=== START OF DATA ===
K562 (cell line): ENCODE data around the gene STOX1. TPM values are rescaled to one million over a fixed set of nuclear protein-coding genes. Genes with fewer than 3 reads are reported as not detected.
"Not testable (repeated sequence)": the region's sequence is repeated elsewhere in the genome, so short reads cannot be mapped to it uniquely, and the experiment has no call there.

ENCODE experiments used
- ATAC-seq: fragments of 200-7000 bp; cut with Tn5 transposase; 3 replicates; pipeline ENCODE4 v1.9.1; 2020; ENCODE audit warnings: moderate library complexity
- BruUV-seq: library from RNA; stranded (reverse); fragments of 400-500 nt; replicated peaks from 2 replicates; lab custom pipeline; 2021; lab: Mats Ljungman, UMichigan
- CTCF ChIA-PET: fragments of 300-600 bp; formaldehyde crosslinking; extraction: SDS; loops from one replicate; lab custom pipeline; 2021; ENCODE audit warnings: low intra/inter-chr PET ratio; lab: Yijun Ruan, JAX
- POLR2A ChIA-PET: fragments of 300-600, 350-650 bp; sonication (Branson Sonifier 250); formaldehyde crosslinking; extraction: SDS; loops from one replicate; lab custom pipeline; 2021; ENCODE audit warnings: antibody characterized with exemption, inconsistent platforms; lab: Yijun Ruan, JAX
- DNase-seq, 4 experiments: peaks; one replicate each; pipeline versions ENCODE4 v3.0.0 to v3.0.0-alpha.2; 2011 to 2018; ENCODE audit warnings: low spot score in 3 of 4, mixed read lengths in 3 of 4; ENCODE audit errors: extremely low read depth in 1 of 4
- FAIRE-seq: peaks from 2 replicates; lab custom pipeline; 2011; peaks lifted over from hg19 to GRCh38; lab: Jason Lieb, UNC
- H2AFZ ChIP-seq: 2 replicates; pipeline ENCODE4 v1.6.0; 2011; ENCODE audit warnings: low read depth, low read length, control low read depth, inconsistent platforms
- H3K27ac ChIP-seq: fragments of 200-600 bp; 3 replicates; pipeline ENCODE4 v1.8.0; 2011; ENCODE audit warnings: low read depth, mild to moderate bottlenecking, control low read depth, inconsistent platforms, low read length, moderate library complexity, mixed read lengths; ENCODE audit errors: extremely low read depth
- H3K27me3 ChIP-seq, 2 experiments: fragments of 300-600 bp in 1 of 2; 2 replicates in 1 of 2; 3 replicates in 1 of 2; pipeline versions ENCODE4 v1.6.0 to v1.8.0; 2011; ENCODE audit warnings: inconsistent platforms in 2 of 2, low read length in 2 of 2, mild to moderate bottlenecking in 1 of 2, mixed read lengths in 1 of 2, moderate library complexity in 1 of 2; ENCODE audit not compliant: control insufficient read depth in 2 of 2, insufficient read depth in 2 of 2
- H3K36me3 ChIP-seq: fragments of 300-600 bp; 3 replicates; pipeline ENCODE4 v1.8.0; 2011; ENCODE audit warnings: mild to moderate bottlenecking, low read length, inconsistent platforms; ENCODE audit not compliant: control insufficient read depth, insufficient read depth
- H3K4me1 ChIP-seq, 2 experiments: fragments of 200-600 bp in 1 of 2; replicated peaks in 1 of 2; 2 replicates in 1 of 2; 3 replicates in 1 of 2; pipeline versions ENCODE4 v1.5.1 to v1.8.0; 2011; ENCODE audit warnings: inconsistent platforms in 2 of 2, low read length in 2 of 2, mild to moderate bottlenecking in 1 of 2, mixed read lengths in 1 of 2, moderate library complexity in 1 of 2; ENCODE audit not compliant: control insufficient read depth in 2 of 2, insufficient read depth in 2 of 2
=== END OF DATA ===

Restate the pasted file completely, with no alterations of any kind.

K562 (cell line): ENCODE data around the gene STOX1. TPM values are rescaled to one million over a fixed set of nuclear protein-coding genes. Genes with fewer than 3 reads are reported as not detected.
"Not testable (repeated sequence)": the region's sequence is repeated elsewhere in the genome, so short reads cannot be mapped to it uniquely, and the experiment has no call there.

ENCODE experiments used
- ATAC-seq: fragments of 200-7000 bp; cut with Tn5 transposase; 3 replicates; pipeline ENCODE4 v1.9.1; 2020; ENCODE audit warnings: moderate library complexity
- BruUV-seq: library from RNA; stranded (reverse); fragments of 400-500 nt; replicated peaks from 2 replicates; lab custom pipeline; 2021; lab: Mats Ljungman, UMichigan
- CTCF ChIA-PET: fragments of 300-600 bp; formaldehyde crosslinking; extraction: SDS; loops from one replicate; lab custom pipeline; 2021; ENCODE audit warnings: low intra/inter-chr PET ratio; lab: Yijun Ruan, JAX
- POLR2A ChIA-PET: fragments of 300-600, 350-650 bp; sonication (Branson Sonifier 250); formaldehyde crosslinking; extraction: SDS; loops from one replicate; lab custom pipeline; 2021; ENCODE audit warnings: antibody characterized with exemption, inconsistent platforms; lab: Yijun Ruan, JAX
- DNase-seq, 4 experiments: peaks; one replicate each; pipeline versions ENCODE4 v3.0.0 to v3.0.0-alpha.2; 2011 to 2018; ENCODE audit warnings: low spot score in 3 of 4, mixed read lengths in 3 of 4; ENCODE audit errors: extremely low read depth in 1 of 4
- FAIRE-seq: peaks from 2 replicates; lab custom pipeline; 2011; peaks lifted over from hg19 to GRCh38; lab: Jason Lieb, UNC
- H2AFZ ChIP-seq: 2 replicates; pipeline ENCODE4 v1.6.0; 2011; ENCODE audit warnings: low read depth, low read length, control low read depth, inconsistent platforms
- H3K27ac ChIP-seq: fragments of 200-600 bp; 3 replicates; pipeline ENCODE4 v1.8.0; 2011; ENCODE audit warnings: low read depth, mild to moderate bottlenecking, control low read depth, inconsistent platforms, low read length, moderate library complexity, mixed read lengths; ENCODE audit errors: extremely low read depth
- H3K27me3 ChIP-seq, 2 experiments: fragments of 300-600 bp in 1 of 2; 2 replicates in 1 of 2; 3 replicates in 1 of 2; pipeline versions ENCODE4 v1.6.0 to v1.8.0; 2011; ENCODE audit warnings: inconsistent platforms in 2 of 2, low read length in 2 of 2, mild to moderate bottlenecking in 1 of 2, mixed read lengths in 1 of 2, moderate library complexity in 1 of 2; ENCODE audit not compliant: control insufficient read depth in 2 of 2, insufficient read depth in 2 of 2
- H3K36me3 ChIP-seq: fragments of 300-600 bp; 3 replicates; pipeline ENCODE4 v1.8.0; 2011; ENCODE audit warnings: mild to moderate bottlenecking, low read length, inconsistent platforms; ENCODE audit not compliant: control insufficient read depth, insufficient read depth
- H3K4me1 ChIP-seq, 2 experiments: fragments of 200-600 bp in 1 of 2; replicated peaks in 1 of 2; 2 replicates in 1 of 2; 3 replicates in 1 of 2; pipeline versions ENCODE4 v1.5.1 to v1.8.0; 2011; ENCODE audit warnings: inconsistent platforms in 2 of 2, low read length in 2 of 2, mild to moderate bottlenecking in 1 of 2, mixed read lengths in 1 of 2, moderate library complexity in 1 of 2; ENCODE audit not compliant: control insufficient read depth in 2 of 2, insufficient read depth in 2 of 2